As to the second proposition, the prospective purchaser did not enter into any contract which would have bound her to complete the purchase. Although she says she went once or twice to the "escrow" office, she had no conversation or communication with said Davis about meeting her there. There is no evidence as to the fact of why the transaction was not consummated or whether said Davis ever refused to consummate it. Certain it is that said Davis did not make the sale and she received no money in the transaction or any offer of performance on the part of the prospective purchaser.
There is no evidence as to whether an escrow was ever made or whether any certain escrow office had ever been selected to transact the business.
 Evidence that said Davis had admitted that plaintiff had sold the property for her is not sufficient to establish that fact in the absence of authority to plaintiff to make the sale or find a purchaser, and in the absence of any evidence that the sale was ever consummated and in the absence of any evidence that any binding contract of sale was ever made.
Although the prospective purchaser testified that she was ready, able, and willing to make the purchase of the property, she did not testify that she ever promised to purchase it from said Davis, and there was no evidence of such promise, aside from the said $500 check payable to plaintiff and transferred by her to said Davis, which check was never cashed and which check in itself was insufficient to establish that said Davis' offer of sale had ever been accepted. There is some indirect evidence that the check was destroyed, but no evidence that it was or was not presented for payment, but the evidence shows that it was never paid by the bank on which it was drawn.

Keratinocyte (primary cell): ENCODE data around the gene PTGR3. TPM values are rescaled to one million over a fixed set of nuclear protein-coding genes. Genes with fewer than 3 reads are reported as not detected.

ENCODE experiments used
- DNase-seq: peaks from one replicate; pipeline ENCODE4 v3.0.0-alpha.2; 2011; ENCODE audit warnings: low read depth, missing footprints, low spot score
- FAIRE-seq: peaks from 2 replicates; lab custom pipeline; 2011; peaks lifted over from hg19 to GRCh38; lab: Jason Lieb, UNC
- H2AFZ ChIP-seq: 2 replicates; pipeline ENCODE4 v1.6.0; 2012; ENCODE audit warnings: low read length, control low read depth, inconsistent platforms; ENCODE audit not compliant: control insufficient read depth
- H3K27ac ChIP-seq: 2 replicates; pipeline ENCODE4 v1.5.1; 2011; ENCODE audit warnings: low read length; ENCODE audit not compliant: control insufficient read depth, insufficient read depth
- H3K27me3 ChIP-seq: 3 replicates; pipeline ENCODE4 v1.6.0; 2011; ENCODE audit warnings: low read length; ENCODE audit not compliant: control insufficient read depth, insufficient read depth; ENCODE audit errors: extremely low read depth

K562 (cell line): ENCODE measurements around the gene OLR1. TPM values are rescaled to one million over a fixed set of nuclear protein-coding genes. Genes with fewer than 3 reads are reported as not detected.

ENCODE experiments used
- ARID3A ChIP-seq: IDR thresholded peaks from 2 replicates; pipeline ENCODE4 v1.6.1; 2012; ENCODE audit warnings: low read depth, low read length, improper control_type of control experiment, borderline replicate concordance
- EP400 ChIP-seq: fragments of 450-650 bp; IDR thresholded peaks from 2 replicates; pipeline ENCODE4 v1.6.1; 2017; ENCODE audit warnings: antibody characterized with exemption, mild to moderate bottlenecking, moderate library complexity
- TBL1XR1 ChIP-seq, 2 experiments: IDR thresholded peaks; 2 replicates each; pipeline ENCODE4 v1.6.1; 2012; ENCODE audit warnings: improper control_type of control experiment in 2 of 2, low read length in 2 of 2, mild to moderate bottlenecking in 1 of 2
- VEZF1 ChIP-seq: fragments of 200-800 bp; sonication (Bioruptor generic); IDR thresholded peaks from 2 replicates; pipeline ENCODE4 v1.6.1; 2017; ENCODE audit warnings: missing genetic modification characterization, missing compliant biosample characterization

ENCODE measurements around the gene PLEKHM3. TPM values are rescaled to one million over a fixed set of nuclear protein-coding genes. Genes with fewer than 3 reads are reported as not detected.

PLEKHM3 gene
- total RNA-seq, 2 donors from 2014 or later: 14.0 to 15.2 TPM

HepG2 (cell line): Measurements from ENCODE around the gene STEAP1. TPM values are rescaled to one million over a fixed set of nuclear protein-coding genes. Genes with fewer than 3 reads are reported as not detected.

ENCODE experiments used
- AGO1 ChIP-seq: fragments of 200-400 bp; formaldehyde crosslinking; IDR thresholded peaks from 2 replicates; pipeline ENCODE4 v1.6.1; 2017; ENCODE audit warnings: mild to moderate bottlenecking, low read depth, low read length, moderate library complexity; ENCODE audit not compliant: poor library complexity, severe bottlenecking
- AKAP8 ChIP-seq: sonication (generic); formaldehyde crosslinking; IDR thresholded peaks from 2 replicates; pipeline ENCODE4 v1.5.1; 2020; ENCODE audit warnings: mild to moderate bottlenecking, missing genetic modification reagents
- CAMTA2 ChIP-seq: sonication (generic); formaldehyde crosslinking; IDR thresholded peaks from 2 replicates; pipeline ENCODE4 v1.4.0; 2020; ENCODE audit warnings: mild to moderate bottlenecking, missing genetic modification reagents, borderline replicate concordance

As was said in Gunn v. Bank of California, supra, "An agent authorized to sell real estate does not earn his commission by procuring a person to proceed so far as paying a part of the agreed price, but who entered into no obligatory contract of purchase." See Hicks v. Christeson, 174 Cal. 717, 718 [ 164 P. 395].
 It is corroborated by judicial history that paragraph sixth of section 1624 of the Civil Code was enacted "to prevent the assertion of false claims for compensation by brokers and agents against owners of real estate, which could be done with facility under the former rule." ( Toomey v. Dunphy, 86 Cal. 639, 642 [25 P. 130].)
When a law has been enacted for the purpose of protection against the assertion of unfounded claims, it should be so construed as to effect the object of the enactment. The cases of Patterson v. Torrey, 18 Cal.App. 346 [ 122 P. 224]; Irwin v. Klimper, 56 Cal.App. 434 [ 205 P. 714]; Gunn v. Bank of California, supra; Lindley v. Fay, 119 Cal. 239 [51 P. 333]; Mattingly v. Pennie, 105 Cal. 514 [45 Am. St. Rep. 817, 39 P. 200], lend support to both of appellant's contentions.
The judgment is reversed.
Conrey, P.J., and Houser, J., concurred.